Wednesday, April 2, 2014
The Affordable Care Act (ACA) seems to be gaining steam. After a rocky start in October, the new health insurance exchanges reached the government's enrollment goal of 7 million. As ACA's provisions continue to take effect, its status should solidify and transform the U.S. health care system in important ways.
Yet there also are reasons to be cautious about ACA's long-term prospects. The Act's basic framework may not have taken sufficient account of the lessons from history. After watching health insurers torpedo the Clinton plan in 1994, President Obama took care to secure support for ACA from the insurance industry, as well as drug companies, physicians, and other important interest groups. But there may have been more important lessons from the country's history with other public benefit programs, including Medicare, Medicaid, and food stamps.
As NPR and the New York Times reminded us with their ACA updates last week, federal-state partnerships can have serious drawbacks compared to programs operated by the federal government. Some states effectively meet the needs of their residents, but others do not. Just as Texas had the highest percentage of uninsured people under pre-ACA health care, Texas continues to lag other states under ACA in terms of access to health care coverage. Similarly, when states were responsible for setting eligibility standards for food stamps, the program reached counties with only 59 percent of the U.S. population. After a decade of state oversight, Congress established uniform eligibility standards.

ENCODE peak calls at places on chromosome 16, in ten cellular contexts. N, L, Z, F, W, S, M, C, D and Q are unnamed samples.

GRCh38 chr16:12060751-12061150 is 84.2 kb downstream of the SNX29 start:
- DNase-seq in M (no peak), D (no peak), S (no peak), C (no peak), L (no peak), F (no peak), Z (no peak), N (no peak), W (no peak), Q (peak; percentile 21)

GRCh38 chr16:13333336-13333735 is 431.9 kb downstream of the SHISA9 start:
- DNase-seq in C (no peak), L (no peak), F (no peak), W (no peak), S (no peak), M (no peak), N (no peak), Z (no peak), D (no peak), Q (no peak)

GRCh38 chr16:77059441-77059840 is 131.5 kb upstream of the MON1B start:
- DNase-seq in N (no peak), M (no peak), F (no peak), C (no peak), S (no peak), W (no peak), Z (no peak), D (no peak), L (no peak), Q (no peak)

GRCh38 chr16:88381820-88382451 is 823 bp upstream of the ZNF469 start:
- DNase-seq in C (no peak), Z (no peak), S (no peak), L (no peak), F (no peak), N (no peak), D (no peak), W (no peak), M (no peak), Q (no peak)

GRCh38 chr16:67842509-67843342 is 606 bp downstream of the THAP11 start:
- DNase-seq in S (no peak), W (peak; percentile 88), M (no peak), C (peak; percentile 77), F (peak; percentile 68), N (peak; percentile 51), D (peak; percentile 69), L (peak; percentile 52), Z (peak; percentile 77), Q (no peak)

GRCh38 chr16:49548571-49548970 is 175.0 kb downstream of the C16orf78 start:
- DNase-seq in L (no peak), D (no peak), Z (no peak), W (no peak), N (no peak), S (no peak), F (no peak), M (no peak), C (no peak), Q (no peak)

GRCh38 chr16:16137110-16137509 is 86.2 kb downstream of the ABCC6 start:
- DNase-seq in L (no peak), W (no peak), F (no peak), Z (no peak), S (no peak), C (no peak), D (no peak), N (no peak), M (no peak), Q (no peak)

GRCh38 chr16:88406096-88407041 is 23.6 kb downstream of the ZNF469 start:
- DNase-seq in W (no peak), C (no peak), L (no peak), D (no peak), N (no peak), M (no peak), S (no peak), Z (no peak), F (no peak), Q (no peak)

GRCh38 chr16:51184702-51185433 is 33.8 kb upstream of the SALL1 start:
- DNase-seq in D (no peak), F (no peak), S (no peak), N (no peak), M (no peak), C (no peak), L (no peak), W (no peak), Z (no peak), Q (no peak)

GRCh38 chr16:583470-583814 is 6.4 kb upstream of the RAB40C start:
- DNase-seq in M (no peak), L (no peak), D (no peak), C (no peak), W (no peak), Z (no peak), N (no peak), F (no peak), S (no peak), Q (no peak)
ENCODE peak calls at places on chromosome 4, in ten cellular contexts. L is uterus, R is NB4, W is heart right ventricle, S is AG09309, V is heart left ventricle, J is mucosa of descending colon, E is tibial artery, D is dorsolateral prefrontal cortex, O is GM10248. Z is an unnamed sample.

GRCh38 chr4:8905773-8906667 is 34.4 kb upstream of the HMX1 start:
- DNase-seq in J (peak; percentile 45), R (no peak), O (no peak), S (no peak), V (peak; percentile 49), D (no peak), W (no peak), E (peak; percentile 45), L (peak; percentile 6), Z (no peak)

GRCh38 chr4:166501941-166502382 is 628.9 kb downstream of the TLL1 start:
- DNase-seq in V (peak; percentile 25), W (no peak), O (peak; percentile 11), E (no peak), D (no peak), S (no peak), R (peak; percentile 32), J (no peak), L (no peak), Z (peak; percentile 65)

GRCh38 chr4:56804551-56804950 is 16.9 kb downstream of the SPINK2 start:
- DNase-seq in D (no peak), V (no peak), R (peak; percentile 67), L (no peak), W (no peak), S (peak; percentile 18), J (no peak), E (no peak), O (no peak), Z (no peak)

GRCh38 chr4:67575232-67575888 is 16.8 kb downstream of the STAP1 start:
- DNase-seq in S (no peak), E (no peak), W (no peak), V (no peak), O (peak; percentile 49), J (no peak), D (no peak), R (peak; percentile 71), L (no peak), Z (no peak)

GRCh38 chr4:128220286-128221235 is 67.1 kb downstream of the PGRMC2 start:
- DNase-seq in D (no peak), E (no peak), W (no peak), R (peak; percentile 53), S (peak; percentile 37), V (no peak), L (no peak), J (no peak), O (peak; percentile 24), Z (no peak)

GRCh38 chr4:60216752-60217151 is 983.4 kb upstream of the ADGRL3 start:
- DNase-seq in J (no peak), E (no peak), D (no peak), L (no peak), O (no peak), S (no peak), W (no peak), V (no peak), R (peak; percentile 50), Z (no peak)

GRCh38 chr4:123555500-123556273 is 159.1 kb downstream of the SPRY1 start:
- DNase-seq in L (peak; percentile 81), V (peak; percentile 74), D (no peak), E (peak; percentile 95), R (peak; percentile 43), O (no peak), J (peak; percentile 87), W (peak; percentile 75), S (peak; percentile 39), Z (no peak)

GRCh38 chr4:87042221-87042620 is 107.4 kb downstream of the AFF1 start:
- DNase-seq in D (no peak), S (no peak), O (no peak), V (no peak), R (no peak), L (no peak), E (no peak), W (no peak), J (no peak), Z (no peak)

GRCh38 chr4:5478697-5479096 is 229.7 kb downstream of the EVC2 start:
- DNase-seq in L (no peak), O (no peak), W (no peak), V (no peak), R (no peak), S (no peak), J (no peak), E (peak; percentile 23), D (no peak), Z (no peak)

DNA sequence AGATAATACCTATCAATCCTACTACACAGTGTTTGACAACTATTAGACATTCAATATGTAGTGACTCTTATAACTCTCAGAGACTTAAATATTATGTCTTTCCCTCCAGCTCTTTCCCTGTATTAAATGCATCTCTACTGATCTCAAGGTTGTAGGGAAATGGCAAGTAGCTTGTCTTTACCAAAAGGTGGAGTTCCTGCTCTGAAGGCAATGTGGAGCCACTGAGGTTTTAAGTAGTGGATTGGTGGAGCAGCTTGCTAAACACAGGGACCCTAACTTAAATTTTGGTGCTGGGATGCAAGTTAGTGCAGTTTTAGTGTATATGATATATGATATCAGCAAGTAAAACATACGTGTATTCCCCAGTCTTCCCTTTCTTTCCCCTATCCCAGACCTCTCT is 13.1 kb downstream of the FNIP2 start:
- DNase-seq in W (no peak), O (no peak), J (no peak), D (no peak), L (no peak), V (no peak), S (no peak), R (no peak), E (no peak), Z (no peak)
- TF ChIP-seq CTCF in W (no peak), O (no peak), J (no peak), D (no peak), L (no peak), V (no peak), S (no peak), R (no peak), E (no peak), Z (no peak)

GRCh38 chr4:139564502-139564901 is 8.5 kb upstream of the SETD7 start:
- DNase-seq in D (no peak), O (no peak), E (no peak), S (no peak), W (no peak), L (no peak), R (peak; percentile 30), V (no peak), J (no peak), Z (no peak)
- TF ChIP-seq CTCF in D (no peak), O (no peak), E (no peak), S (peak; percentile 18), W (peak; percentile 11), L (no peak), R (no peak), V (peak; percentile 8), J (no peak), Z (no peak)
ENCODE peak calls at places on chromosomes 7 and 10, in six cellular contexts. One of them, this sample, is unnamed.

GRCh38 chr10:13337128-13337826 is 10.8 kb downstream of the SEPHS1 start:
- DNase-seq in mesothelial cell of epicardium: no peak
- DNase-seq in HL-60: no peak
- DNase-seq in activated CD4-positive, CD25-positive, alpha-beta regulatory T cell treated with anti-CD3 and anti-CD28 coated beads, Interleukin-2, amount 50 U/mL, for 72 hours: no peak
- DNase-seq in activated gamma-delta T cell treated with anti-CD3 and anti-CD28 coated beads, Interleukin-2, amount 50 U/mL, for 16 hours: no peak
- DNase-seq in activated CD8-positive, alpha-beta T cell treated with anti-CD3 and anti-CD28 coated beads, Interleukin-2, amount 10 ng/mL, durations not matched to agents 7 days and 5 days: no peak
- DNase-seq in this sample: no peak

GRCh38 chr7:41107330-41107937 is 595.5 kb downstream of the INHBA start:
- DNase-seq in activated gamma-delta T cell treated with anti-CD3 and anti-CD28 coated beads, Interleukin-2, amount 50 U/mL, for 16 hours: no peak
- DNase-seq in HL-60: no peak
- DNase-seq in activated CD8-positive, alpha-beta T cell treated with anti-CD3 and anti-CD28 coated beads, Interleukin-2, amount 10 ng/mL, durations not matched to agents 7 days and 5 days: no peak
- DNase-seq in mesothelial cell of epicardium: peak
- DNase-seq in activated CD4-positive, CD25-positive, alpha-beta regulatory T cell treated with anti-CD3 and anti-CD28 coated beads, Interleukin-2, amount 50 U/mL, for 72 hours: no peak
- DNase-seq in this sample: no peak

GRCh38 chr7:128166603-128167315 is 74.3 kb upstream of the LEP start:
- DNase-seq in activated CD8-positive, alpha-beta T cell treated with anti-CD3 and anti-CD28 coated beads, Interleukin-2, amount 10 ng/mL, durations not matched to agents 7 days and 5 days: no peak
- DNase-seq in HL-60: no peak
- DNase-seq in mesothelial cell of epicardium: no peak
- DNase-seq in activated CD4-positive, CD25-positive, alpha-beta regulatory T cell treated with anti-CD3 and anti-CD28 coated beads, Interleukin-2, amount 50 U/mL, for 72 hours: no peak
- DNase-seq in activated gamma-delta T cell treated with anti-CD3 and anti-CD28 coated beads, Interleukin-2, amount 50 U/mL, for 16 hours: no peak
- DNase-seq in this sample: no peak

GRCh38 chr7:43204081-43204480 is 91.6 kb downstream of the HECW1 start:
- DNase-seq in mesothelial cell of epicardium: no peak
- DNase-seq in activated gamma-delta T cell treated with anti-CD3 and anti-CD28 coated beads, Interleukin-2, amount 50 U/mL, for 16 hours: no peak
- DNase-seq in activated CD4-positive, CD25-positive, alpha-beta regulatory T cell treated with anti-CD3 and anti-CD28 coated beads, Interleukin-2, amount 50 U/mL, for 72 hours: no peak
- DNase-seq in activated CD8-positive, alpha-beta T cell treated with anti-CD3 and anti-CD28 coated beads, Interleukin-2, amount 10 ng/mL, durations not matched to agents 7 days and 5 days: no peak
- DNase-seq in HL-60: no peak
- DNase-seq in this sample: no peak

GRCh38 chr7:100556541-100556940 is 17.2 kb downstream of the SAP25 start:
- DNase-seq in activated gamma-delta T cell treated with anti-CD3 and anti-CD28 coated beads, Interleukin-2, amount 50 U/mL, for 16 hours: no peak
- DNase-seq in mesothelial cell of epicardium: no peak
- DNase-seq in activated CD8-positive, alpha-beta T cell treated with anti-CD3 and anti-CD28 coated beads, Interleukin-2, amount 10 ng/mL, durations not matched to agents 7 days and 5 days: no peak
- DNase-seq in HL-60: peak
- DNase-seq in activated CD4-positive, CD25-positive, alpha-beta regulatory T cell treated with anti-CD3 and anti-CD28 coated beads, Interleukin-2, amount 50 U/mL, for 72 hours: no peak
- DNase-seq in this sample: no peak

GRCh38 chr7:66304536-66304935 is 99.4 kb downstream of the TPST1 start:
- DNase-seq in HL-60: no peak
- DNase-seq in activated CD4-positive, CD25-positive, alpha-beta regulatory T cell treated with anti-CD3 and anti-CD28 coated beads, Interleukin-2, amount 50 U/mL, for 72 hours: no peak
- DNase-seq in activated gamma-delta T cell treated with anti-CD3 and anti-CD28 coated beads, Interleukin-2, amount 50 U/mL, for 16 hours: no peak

Benefit programs also fare better when they are perceived by the public as having been earned. Medicare and Social Security have enjoyed strong support because they are funded in part by payroll deductions. Medicaid, on the other hand, with its funding from general revenues, often is viewed as providing handouts.
Finally, benefit programs for the poor tend to generate broad support only when the well-to-do also are eligible for the programs. Medicare with its universal eligibility is a much stronger program than is Medicaid. Under ACA, the more prosperous will continue to receive their health insurance from their employers or on their own, without government subsidies, while the poor will have to rely on Medicaid or federally-subsidized health exchange coverage. History tells us that political support flags over time when benefits are restricted to the less prosperous. Perhaps support for the exchange coverage subsidies will persist since poeple are eligible for the subsidies up to 400 percent of the federal poverty level, but the Medicaid expansion only goes up to 138 percent of the poverty level.
President Obama and congressional Democrats may have made the correct short-term political bet when they went with ACA rather than a federally-operated, Medicare-for-all system funded by payroll deductions. But the long-term prospects of ACA carry much uncertainty.
[cross-posted at PrawfsBlawg and orentlicher.tumblr.com]